(art by Jaime Hernandez in Who’s Who: The Definitive Directory of the DC Universe #21, November 1986)
After flaking on AT’s February theme month tradition for a couple of years, I decided that 2016 would be where I got back on track and made a mental note to begin researching potential subject material…
…a mental note which I promptly forgot, until February 1st rolled around and I’d made fuck-all preparations for it.
Short on ideas and long on desperation, I turned to my Twitterpals for input by way of a poll asking which character should get the spotlight. The choices were Scarlet Witch, Black Orchid, Shrinking Violet, and Venus — female characters I’ve had a long-standing place in my heart for and whose appearances were near enough at hand that I could set things up on extremely short notice. Violet won by a thin margin, and thus this feature came to be.
I’m glad it did for a couple of reasons. Violet is a pretty interesting example of how a compelling character can emerge from the most iffy of initial concepts. Her very name was dismissively reductive, a clever-yet-obvious play on a slang term used to describe a shy and socially awkward woman. For most of the Silver Age, her only distinguishing features were her long-distance relationship with Duplicate Boy and her membership in the Legion Espionage Squad.
While a certain level of surliness and assertiveness crept into Violet’s Bronze Age characterization, it wasn’t until after her 1980s post-abduction recovery that Violet truly began to bloom. Shorn of her long locks and romantic relationships, she developed into an extremely driven young woman with a massive chip on her tiny shoulder. She honed both her combat and investigative skills, while refusing to suffer any fools, either friend or foe.
(As much as I like to snark on some of the peculiar writing tics of Paul Levitz’s LSH runs, the man did take pains to elevate both Shrinking Violet and Dream Girl into something more competent, compelling and interesting than the problematic feminine stereotypes both characters began as.)
Violet was also one of the first queer characters in Big Two comics, though an excess of editorial caution meant that the romantic nature of her relationship with Lightning Lass was heavily implied rather than directly stated (until the past decade, at least). I don’t want to overstate it — and can only speak from the perspective of a cishet dude who was a teen at the time — but between Violet, Zot‘s “Earth Stories” arc, and hanging around with some Real Live Gay Folks in high school, you could feel the stirrings of the massive cultural shift to come.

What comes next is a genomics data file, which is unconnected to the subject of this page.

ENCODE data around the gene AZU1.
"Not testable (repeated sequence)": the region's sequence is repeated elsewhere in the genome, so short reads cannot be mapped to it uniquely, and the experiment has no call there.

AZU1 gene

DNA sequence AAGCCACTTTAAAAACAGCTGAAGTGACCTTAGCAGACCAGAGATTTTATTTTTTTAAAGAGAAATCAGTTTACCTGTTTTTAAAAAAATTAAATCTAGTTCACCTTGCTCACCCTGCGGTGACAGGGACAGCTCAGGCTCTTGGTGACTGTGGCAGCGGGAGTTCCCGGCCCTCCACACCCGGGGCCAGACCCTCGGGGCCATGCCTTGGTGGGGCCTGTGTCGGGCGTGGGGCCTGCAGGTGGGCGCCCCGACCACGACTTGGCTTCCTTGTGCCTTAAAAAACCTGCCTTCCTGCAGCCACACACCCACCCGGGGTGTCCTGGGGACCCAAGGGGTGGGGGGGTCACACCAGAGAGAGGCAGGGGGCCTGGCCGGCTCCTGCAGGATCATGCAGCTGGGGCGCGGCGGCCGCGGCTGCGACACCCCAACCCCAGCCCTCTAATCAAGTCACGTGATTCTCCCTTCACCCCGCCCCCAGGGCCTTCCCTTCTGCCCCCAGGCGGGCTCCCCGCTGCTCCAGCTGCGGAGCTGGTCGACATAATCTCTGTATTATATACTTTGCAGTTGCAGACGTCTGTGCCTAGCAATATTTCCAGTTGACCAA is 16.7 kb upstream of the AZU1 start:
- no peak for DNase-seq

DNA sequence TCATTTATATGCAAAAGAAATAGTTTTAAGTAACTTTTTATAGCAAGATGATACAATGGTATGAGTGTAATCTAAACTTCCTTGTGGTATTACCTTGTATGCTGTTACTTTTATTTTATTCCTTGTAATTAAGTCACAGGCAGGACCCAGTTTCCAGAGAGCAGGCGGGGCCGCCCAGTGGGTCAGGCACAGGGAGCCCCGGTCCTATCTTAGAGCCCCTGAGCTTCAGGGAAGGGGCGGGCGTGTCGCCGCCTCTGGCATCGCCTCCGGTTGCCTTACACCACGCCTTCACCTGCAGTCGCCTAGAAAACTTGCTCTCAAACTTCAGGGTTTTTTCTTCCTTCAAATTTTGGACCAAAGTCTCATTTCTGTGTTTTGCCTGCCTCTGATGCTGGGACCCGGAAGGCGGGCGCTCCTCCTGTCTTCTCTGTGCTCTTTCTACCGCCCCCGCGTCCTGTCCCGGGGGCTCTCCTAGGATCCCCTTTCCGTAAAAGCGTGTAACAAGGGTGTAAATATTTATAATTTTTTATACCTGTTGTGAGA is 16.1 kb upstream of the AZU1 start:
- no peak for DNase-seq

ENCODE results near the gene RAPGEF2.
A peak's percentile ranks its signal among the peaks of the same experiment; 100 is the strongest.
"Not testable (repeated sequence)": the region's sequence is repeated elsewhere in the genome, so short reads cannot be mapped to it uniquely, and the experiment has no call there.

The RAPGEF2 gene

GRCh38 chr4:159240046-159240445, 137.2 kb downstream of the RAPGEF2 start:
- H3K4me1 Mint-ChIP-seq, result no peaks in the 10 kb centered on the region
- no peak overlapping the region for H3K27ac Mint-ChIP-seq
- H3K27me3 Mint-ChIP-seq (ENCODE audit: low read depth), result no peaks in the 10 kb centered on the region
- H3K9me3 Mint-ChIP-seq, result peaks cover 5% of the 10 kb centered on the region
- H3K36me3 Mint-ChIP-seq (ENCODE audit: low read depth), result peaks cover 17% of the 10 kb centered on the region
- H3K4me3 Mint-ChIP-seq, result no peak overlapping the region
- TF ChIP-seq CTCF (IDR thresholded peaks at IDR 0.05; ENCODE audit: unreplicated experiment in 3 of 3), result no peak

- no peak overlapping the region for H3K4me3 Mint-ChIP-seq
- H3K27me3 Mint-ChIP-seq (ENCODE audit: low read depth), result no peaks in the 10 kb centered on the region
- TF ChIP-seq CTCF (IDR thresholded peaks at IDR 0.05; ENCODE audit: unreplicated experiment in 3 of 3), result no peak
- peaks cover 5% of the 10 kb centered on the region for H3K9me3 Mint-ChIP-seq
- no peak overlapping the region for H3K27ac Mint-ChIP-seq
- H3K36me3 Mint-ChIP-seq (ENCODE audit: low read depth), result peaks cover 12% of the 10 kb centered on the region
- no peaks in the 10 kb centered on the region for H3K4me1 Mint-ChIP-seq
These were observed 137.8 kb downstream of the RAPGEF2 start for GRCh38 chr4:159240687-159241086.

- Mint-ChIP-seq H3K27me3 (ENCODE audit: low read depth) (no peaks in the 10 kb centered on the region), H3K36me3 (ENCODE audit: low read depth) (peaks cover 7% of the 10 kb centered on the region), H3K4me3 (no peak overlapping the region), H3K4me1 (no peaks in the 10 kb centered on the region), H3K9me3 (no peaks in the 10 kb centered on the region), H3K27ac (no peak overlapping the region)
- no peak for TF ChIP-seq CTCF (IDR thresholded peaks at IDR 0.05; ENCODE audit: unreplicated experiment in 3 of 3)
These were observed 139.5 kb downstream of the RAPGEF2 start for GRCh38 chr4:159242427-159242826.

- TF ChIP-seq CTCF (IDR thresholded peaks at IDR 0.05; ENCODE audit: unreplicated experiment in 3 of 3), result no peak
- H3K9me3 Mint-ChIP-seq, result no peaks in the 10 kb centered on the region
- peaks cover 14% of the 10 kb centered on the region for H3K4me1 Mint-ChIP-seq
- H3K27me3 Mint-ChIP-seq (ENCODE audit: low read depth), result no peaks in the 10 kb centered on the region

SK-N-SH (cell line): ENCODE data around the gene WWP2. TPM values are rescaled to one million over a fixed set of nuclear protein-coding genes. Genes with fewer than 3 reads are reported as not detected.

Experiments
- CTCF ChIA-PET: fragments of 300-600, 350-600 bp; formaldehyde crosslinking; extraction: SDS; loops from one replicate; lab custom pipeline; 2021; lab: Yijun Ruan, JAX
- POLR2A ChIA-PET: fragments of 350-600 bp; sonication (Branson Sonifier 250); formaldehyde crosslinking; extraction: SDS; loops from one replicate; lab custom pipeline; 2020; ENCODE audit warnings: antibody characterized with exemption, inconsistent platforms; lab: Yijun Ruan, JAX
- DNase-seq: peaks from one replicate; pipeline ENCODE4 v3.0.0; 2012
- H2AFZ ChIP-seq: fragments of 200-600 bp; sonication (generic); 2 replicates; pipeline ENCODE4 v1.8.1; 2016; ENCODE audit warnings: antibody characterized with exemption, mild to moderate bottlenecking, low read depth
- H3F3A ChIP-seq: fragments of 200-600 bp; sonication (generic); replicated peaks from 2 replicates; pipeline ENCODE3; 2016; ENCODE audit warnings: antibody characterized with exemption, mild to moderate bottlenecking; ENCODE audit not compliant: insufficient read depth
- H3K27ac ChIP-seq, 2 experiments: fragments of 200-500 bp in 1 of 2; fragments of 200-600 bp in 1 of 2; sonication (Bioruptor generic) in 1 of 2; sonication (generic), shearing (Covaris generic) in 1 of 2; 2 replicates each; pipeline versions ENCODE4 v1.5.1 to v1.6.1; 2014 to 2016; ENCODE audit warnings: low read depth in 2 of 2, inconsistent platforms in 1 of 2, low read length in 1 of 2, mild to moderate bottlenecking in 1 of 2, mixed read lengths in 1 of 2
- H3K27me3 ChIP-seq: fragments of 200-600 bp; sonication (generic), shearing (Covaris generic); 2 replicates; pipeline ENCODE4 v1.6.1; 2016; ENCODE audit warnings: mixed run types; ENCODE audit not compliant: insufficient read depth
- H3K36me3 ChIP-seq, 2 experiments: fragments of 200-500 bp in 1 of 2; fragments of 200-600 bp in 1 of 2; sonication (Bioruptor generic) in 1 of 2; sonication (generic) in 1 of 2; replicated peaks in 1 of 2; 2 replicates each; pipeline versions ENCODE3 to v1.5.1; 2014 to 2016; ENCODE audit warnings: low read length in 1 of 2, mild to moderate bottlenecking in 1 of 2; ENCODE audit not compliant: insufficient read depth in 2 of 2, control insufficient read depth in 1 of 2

The character’s prominence towards the trailing end of the “classic” Legion Era ensured her plenty of face time and story arcs during the multiple reboots and relaunches, as well as appearances in the LSH animated series. There’s something about her combination of name, powers, and personality traits that lends itself to multiple compelling character configurations.
I’m also glad I was able to roll with Violet for these past twenty nine days because it gave me a chance to reconnect and reread a shitload of old Legion comics. My love of the franchise dates back to my childhood, but was shaken off after a reboot or three too many and a general fatigue with funnybooks in general (see also: why Nobody’s Favorites entries have been sporadic for the past year or so). Going back and reading these comics again has been a treat, albeit a bittersweet one in light of the franchise’s fall into under-performing irrelevance. It’s a shame that the super-team that was a direct inspiration for the X-Men with a fandom just as fervent can’t seem to gain marketplace traction anymore, though the twenty five years of do-overs didn’t help the Legion, either.